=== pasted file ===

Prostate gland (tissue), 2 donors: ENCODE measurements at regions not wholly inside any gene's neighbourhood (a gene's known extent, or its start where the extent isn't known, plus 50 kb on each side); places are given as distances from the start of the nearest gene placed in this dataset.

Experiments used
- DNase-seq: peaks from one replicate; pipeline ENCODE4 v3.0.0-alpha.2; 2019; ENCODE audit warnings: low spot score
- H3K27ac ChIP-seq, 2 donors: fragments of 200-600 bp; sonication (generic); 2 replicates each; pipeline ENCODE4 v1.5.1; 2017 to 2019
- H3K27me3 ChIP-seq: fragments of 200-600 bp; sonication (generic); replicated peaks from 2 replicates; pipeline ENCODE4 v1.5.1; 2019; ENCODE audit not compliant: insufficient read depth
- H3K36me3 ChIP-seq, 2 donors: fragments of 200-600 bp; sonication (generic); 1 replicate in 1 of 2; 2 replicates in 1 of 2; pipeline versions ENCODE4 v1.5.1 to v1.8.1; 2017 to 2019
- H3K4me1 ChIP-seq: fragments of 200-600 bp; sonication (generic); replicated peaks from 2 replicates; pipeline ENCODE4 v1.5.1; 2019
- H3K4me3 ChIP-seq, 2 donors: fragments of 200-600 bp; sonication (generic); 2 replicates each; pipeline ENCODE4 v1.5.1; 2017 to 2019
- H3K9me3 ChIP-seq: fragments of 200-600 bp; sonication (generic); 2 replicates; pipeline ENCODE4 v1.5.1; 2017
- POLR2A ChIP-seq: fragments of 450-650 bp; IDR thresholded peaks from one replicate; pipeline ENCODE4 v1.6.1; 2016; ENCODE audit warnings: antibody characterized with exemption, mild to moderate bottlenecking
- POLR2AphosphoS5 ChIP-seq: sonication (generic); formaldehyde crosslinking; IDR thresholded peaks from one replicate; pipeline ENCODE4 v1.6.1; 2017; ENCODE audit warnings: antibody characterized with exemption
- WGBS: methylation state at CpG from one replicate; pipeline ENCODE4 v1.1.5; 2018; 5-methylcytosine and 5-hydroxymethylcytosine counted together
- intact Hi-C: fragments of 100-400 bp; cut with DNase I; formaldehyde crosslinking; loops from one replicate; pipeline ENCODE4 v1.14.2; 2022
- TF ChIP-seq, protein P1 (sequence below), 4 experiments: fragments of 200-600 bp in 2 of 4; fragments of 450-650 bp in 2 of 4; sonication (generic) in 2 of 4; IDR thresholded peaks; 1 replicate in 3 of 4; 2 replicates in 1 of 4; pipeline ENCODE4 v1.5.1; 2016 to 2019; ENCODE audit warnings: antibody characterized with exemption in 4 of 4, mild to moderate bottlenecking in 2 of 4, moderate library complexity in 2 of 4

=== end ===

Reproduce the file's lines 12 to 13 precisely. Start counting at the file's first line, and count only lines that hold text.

- WGBS: methylation state at CpG from one replicate; pipeline ENCODE4 v1.1.5; 2018; 5-methylcytosine and 5-hydroxymethylcytosine counted together
- intact Hi-C: fragments of 100-400 bp; cut with DNase I; formaldehyde crosslinking; loops from one replicate; pipeline ENCODE4 v1.14.2; 2022